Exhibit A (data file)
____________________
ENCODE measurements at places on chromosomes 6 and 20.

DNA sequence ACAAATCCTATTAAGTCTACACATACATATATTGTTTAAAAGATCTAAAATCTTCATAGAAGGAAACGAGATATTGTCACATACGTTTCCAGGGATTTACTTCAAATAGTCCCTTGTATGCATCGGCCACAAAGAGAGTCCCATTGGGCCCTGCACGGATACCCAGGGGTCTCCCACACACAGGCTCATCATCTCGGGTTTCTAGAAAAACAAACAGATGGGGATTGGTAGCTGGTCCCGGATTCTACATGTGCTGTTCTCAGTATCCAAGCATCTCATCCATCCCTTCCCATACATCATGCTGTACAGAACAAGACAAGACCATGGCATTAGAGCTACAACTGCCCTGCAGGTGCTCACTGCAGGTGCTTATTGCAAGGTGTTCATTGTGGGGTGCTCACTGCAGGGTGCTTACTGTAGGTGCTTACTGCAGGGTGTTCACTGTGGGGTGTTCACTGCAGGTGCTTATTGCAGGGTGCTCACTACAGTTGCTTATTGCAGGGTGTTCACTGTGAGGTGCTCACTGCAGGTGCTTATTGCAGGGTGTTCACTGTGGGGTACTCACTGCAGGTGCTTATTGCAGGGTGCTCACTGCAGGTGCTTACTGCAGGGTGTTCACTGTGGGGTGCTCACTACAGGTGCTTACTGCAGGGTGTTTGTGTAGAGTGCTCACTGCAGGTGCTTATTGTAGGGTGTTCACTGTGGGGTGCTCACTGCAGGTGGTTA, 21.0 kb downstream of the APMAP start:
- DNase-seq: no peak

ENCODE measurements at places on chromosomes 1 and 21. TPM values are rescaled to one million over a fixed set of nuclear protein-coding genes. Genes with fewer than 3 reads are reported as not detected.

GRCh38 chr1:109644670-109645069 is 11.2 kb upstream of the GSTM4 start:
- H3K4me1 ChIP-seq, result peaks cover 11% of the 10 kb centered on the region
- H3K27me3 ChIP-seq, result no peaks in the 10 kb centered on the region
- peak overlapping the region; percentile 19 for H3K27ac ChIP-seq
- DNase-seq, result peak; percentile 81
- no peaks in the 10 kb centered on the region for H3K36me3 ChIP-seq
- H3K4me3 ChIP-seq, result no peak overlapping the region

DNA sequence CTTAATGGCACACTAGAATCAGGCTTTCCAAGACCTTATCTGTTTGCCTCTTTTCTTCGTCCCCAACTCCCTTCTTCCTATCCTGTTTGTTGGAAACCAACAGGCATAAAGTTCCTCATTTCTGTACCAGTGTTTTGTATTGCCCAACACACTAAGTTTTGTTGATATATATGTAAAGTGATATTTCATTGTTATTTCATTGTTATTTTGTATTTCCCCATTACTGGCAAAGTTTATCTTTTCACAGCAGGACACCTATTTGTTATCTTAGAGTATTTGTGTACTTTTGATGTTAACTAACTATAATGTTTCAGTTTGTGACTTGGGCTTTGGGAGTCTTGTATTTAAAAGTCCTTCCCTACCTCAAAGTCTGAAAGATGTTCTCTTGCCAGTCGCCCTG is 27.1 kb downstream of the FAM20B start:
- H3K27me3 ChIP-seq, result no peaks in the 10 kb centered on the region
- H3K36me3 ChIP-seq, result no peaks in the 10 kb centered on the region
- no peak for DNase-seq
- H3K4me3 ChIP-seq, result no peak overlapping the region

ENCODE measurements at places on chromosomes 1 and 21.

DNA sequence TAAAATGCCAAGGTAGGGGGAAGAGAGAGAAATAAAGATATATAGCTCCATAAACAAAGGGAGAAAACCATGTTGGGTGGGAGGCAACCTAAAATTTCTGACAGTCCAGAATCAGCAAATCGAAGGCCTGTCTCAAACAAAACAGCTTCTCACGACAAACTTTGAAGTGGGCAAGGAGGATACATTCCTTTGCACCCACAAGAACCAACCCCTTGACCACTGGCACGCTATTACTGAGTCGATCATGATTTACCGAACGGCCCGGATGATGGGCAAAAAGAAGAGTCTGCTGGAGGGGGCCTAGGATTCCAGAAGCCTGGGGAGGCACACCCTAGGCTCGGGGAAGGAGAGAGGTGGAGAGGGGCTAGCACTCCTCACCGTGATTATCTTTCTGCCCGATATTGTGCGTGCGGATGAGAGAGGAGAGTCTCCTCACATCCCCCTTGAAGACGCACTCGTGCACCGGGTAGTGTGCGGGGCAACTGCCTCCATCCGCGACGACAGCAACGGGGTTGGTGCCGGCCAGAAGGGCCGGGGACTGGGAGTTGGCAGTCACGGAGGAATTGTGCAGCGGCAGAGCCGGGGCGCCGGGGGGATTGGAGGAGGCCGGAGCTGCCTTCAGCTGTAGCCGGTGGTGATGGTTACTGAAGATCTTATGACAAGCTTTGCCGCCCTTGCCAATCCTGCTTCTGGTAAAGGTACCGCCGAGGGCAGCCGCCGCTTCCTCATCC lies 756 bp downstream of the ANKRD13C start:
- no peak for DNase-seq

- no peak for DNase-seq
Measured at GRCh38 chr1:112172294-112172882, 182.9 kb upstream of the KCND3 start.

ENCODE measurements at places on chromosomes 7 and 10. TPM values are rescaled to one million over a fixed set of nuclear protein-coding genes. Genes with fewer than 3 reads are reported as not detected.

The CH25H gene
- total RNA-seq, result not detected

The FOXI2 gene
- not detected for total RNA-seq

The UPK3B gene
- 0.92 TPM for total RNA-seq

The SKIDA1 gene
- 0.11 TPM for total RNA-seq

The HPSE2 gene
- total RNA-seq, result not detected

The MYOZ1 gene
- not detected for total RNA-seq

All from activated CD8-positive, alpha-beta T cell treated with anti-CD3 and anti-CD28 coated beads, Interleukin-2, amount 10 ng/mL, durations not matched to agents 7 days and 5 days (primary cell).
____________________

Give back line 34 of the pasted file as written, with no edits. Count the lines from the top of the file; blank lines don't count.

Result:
- not detected for total RNA-seq